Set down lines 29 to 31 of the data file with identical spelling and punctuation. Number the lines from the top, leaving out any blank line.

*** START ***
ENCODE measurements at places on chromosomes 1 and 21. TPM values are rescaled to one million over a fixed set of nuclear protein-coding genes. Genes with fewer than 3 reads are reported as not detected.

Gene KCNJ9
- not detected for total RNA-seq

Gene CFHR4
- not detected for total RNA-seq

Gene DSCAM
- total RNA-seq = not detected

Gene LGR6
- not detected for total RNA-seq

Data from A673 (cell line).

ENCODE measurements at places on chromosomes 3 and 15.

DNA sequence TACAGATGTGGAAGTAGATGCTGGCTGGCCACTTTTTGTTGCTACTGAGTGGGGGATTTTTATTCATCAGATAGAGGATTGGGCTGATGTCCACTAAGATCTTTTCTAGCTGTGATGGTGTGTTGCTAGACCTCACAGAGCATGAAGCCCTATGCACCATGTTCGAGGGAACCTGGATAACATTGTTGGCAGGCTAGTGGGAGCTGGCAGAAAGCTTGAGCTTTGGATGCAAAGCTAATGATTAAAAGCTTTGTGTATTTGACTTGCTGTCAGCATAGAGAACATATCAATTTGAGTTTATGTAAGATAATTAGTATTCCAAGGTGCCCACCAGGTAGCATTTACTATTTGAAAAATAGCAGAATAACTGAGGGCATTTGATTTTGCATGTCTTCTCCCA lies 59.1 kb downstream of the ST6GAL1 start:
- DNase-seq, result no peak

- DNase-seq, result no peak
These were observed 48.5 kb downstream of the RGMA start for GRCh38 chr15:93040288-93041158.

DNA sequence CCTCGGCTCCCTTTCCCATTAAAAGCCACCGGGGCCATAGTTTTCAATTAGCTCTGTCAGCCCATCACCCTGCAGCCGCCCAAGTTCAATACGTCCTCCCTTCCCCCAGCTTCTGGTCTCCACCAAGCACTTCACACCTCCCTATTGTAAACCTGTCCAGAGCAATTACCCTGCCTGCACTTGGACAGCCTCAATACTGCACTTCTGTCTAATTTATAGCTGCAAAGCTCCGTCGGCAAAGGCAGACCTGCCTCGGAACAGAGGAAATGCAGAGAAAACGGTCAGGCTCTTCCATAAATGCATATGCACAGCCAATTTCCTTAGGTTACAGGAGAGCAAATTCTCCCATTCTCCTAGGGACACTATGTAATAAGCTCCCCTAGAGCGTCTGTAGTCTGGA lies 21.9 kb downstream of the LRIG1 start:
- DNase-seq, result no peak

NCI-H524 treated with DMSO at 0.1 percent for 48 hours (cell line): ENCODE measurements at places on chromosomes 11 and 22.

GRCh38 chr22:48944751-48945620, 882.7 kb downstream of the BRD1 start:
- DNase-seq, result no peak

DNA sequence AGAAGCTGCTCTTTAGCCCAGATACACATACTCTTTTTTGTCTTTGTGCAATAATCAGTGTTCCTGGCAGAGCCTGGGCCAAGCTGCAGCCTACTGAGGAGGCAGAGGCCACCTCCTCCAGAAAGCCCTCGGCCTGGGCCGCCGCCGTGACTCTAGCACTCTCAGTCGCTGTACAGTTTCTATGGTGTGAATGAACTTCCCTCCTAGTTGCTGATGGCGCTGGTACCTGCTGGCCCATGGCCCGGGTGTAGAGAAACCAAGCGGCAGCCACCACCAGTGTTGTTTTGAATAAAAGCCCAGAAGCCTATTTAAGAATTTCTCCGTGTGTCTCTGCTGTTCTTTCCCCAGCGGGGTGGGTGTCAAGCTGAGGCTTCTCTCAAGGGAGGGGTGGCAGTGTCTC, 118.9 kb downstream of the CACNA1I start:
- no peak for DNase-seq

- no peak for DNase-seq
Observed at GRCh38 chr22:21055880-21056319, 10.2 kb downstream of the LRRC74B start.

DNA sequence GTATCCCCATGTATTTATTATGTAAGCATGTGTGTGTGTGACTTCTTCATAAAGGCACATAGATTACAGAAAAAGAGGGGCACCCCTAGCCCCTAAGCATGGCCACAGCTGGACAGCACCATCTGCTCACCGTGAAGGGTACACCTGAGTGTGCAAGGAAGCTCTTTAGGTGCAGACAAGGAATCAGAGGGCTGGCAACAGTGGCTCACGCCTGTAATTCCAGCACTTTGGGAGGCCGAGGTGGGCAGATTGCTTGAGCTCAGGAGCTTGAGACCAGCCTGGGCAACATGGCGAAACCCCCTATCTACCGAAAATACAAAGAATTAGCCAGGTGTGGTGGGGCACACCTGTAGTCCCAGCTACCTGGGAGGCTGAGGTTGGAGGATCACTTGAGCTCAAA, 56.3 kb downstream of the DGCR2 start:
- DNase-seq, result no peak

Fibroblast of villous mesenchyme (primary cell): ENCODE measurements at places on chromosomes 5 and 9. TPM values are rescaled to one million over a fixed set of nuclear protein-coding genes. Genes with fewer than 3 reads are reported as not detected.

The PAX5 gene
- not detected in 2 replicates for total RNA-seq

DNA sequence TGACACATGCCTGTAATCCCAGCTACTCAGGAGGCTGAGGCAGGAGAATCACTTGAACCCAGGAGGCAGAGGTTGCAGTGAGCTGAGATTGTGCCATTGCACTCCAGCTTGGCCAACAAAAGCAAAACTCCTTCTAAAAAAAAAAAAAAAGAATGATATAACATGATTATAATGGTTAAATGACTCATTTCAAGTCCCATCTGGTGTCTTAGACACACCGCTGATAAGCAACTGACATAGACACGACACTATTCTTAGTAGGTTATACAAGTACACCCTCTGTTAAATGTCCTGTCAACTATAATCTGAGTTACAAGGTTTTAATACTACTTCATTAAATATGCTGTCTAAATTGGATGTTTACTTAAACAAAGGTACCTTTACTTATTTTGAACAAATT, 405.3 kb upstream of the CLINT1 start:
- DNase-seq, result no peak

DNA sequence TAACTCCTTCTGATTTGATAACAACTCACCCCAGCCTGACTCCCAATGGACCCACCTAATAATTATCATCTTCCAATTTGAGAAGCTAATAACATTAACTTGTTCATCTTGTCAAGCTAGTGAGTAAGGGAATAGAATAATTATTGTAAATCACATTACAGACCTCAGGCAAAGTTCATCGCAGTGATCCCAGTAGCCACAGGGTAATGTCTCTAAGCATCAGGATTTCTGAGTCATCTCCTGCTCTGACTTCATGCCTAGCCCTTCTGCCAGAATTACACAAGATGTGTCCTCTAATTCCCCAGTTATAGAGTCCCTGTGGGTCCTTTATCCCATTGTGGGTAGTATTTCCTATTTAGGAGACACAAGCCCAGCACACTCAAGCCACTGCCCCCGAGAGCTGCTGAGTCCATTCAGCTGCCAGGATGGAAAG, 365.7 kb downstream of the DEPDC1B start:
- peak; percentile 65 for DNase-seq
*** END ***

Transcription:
- not detected in 2 replicates for total RNA-seq

DNA sequence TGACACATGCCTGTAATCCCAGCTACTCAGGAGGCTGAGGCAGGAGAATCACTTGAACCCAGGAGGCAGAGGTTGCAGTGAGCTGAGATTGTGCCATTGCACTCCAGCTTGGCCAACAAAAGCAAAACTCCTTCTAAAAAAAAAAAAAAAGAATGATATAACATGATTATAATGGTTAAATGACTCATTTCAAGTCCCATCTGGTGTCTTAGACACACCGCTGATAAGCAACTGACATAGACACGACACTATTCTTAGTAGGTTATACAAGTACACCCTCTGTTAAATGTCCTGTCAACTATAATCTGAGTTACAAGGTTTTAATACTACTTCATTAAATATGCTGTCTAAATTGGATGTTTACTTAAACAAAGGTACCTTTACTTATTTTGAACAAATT, 405.3 kb upstream of the CLINT1 start:
- DNase-seq, result no peak